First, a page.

So far I have discovered supermarkets aren’t plastic free life friendly…. If you think of all the things in your fridge and pantry that come in plastic then you will soon realise how much single use plastic you go through. Pasta, flour, nuts, dried fruit, cheese, yoghurt, milk, bread, snacks, crackers, muesli bars, biscuits, toothpaste, toilet paper etc…
I think the best way to approach this is to do the best you can. No one is perfect and it is so much better for you to try do a few things than have everyone to ignore it. Also I’m a big fan of supporting local so sometimes it’s better to go with a single use plastic made in New Zealand item than a box that as traveled from the other side of the world.
If you shop predominantly at the supermarket, here a few tips that can help.
Take your own bags and produce and bulk bin bags
Choose items that come in a cardboard box or paper bag rather than a single use plastic bag
Choose glass jars rather than plastic containers - you can reuse these over and over - for example in winter I buy mayo in a glass jar, I choose this over any plastic squeezy bottles. Same for all sauces and olive oil.
Look for cans that aren’t lined in plastic or choose tomatoes in glass - like passata
Support brands that have sensible packaging.
If the item you need comes in plastic, at least look for a reusable bag, one that seals and use it in your freezer for your vegetable stock scraps. Or perhaps use it for your sandwiches or storing popcorn.
If your supermarket has a built in butcher, take your own containers and ask for them to put the meat in them. Same for fish.
Avoid polystyrene meat trays. Choose meat that is on the clear recyclable trays - I know that are wrapped in cling film but a recyclable base is better than a polystyrene. Companies like Bostock chicken have switched to all home compostable packages- support these companies!
For cleaning products, choose brands that come in cardboard and that are better for the environment. Or head to supermarkets that provide a refill - like the New World in town, it has an Eco Store refill and you can refill your containers
Choose milk and diary products that come in cardboard you will reuse over again. (though I was just looking at the milk we have in a carton and I can’t see a recycle sign?)
Cheese…. this is a tricky one as most cheese is single use plastics. There are some artisan cheeses that are wrapped in paper or wax. If you head to the local farmers market then you can often get delicious cheese. Here in Christchurch we have the Cheese Monger- I’m sure you could take your own container or Emilios cheese is also at all the farmers markets.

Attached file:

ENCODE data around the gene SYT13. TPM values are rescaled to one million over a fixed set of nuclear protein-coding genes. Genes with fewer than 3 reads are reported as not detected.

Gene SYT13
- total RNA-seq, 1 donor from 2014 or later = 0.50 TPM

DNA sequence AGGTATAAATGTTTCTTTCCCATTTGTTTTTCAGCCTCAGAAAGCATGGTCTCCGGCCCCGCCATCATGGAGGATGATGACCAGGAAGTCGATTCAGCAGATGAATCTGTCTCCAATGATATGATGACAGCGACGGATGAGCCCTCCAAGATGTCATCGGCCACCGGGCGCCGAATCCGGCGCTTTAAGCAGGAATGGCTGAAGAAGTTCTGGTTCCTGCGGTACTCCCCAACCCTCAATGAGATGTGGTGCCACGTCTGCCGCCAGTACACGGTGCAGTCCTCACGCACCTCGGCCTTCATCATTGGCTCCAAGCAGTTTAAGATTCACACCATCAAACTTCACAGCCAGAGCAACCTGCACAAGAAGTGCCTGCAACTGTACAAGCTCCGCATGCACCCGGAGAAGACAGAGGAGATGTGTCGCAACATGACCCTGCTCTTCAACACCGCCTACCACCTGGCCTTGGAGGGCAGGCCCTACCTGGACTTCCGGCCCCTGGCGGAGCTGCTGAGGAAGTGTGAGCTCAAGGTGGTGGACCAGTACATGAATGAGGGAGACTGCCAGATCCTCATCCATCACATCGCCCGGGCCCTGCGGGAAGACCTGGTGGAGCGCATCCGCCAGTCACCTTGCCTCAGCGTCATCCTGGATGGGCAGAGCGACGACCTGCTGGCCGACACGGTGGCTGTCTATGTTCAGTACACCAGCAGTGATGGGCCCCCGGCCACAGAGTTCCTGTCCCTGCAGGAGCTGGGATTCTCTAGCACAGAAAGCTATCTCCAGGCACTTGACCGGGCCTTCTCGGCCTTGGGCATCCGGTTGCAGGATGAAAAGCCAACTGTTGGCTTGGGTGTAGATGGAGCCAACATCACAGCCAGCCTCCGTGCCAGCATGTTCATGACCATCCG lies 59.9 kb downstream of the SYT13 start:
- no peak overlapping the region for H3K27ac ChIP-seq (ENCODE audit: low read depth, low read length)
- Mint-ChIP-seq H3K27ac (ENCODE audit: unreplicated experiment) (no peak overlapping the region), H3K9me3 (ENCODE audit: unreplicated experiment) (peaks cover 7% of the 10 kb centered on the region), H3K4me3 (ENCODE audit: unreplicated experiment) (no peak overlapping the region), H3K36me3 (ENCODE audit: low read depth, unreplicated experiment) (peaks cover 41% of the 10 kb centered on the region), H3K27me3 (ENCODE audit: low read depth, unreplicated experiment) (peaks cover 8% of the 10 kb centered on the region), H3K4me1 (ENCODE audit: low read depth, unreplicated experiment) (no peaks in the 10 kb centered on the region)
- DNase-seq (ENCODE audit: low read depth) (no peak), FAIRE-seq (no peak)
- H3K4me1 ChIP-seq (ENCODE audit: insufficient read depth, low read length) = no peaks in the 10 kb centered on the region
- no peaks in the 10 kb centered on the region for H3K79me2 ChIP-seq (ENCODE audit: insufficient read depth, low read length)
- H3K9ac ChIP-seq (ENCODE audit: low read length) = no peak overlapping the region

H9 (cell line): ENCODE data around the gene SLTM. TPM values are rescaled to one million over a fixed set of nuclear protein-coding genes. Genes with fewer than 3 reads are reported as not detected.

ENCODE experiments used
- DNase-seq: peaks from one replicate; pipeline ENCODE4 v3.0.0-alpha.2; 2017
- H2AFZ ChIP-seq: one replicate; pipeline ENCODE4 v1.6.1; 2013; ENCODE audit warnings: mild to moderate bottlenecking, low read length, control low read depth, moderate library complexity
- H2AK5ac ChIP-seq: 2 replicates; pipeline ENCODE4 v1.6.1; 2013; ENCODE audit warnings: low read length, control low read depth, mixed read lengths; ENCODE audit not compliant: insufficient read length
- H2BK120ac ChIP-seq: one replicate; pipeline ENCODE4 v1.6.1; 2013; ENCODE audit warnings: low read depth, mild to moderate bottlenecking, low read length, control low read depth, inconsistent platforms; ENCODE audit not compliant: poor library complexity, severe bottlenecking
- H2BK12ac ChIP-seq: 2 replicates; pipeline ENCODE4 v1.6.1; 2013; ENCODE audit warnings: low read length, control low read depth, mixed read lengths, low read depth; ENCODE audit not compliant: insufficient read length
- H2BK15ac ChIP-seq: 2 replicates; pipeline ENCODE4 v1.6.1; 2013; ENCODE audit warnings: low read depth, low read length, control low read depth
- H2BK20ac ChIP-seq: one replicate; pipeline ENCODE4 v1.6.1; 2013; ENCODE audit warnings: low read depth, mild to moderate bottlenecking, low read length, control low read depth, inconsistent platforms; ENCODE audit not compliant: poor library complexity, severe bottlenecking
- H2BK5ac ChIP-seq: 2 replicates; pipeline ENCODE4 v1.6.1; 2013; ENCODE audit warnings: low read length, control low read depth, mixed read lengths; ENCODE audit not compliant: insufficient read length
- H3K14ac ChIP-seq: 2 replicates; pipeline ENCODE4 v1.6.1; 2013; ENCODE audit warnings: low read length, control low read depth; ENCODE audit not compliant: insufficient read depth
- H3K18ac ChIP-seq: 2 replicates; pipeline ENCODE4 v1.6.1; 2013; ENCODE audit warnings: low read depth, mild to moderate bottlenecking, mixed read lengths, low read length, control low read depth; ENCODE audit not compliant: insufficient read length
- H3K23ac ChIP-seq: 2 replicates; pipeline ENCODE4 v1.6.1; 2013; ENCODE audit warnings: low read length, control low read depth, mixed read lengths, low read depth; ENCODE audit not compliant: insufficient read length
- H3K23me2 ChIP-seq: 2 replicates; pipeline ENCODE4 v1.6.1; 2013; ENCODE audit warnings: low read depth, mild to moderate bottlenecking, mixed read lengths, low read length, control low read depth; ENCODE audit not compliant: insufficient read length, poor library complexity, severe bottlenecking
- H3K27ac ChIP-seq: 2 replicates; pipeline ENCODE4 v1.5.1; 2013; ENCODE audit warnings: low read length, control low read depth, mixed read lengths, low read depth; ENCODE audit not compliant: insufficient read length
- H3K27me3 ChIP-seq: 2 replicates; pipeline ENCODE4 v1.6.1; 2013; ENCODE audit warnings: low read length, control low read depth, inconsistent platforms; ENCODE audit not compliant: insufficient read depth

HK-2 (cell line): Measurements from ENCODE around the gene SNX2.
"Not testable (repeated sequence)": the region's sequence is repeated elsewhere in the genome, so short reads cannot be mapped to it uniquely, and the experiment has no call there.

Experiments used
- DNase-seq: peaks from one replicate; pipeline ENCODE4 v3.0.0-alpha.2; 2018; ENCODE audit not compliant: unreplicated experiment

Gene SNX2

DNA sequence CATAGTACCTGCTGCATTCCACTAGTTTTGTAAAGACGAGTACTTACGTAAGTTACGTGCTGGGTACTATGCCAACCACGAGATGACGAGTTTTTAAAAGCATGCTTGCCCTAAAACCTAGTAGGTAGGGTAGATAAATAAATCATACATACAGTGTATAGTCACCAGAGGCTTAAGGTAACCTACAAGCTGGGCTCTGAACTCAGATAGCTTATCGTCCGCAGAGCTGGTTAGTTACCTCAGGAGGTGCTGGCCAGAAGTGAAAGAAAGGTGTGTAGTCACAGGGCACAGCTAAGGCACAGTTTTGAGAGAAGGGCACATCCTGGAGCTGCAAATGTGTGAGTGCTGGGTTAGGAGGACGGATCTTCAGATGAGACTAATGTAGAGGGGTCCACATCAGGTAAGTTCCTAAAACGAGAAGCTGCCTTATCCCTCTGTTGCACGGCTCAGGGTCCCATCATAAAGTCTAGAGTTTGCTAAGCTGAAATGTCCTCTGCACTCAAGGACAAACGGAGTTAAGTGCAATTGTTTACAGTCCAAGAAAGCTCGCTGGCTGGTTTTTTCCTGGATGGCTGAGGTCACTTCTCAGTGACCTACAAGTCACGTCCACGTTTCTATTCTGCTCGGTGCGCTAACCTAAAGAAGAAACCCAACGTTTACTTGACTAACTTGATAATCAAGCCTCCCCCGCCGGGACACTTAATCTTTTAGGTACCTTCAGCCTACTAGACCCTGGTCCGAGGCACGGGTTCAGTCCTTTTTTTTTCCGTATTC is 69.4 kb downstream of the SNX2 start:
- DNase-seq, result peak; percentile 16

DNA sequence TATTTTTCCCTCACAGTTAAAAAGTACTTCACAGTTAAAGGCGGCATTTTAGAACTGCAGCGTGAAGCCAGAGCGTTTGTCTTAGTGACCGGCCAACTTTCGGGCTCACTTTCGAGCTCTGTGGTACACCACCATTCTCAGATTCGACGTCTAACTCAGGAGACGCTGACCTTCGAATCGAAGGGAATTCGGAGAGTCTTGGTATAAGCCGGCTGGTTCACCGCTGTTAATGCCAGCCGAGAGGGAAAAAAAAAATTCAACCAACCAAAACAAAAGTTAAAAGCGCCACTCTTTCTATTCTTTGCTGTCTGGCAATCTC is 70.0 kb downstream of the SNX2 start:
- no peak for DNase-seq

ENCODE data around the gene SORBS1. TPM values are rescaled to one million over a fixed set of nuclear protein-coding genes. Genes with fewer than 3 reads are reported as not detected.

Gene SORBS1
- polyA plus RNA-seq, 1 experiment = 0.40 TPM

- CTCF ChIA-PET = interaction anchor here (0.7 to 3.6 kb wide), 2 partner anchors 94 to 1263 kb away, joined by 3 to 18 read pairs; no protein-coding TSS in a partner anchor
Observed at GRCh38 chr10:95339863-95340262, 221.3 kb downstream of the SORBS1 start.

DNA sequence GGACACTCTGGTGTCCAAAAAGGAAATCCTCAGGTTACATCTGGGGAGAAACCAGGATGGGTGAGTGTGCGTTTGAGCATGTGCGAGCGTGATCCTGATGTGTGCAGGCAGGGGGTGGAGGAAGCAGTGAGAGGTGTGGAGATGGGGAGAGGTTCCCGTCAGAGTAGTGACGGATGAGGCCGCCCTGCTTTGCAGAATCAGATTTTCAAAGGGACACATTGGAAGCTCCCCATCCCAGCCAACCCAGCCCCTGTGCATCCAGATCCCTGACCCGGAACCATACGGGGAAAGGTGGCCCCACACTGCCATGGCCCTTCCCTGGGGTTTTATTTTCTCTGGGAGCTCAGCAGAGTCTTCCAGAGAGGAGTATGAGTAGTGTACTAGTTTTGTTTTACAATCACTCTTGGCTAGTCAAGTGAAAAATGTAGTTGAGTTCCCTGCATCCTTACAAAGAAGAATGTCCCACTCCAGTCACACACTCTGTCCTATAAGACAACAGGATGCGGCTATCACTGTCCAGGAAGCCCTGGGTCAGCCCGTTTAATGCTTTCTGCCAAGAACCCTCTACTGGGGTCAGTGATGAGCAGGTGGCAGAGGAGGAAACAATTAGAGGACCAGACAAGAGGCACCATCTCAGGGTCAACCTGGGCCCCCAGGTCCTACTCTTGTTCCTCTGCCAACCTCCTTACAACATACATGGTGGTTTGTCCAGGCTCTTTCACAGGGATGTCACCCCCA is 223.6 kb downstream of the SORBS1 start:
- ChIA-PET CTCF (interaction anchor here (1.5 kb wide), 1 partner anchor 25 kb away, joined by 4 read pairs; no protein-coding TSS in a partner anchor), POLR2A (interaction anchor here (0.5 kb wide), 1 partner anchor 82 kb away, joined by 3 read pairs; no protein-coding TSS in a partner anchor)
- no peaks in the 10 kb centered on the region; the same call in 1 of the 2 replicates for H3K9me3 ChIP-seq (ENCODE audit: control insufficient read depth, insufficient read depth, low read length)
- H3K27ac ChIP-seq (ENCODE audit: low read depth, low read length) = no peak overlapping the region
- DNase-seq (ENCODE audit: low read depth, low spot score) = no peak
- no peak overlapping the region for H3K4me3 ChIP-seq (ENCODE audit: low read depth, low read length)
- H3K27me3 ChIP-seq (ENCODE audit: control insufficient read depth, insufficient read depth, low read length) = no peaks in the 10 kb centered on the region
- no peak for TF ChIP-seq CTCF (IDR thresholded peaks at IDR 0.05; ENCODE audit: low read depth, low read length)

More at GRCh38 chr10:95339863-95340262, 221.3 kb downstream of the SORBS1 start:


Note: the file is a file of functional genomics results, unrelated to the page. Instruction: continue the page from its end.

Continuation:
Buy in bulk where possible. Not only does this save you money but you use less packaging.
For me, I head to the market first and buy produce, eggs, sometimes bread and whatever fruit is available. We make this a family outing and walk down and then head to the park if it’s nice.
Then I think about what I want to cook and go to the butcher and supermarket and fill the gaps. Sometimes I go to our local vegetable shop which is The Funky Pumpkin to top up on fruit and sometimes check out the Asian grocer while there, which turns out you can’t buy anything from in plastic free July!
Where to shop…
Heading to the local farmers market to get your produce, everything is loose and it’s nice and fresh. Plus then you can buy delicious treats. Take your coffee cup to.grab a coffee Take your own bags and jar or containers.
Head to the butcher with your own containers. Have a chat, ask what’s good, what is on special. Form a relationship and support a local owner operator.
Take your containers to the fish monger - ask what’s fresh in. Try new things. Strike up a conversation.
Local organic and wholefood shops - have you ever looked at the organic section in the supermarket and thought wow that’s expensive? Well it is. I hardly ever buy organic items from the supermarket. I usually buy in bulk from these stores and go once a month or two depending on what I’m cooking.
In Christchurch there are quite a few to support. Often cheaper than non organic. Lots of stores now have cornstarch bags or bags made of paper or plants. All of them let you bring your own containers, just weigh them and write the weight on the bottom. Have a google of wholefood shops near you.
Piko Wholefoods -these guys have been around for 40 years. Lots of great products you can find here. They also have a refill station for maple syrup, honey, oils, detergents, soap, eggs etc and most of their packaging is made out of plants.
Liberty Market - strange building that you have probably driven past a lot. Lots of bulk bins with a high turn over. Good price for seeds, nuts and coconut. Coconut oil in jars, bulk flour, cleaning products etc. It is pretty kid friendly too, mine love it! Though it is sometimes hard to leave!
Wholefoods Riccarton - On Riccarton road, not one I go to frequently as it’s on the other side of town from me but they have a great range of stuff. Vegetables, diary, meat, bulk goods. Not sure on their packaging.
Bin Inn stores - they are all over the country and are great for bulk buying. Take your own containers and bags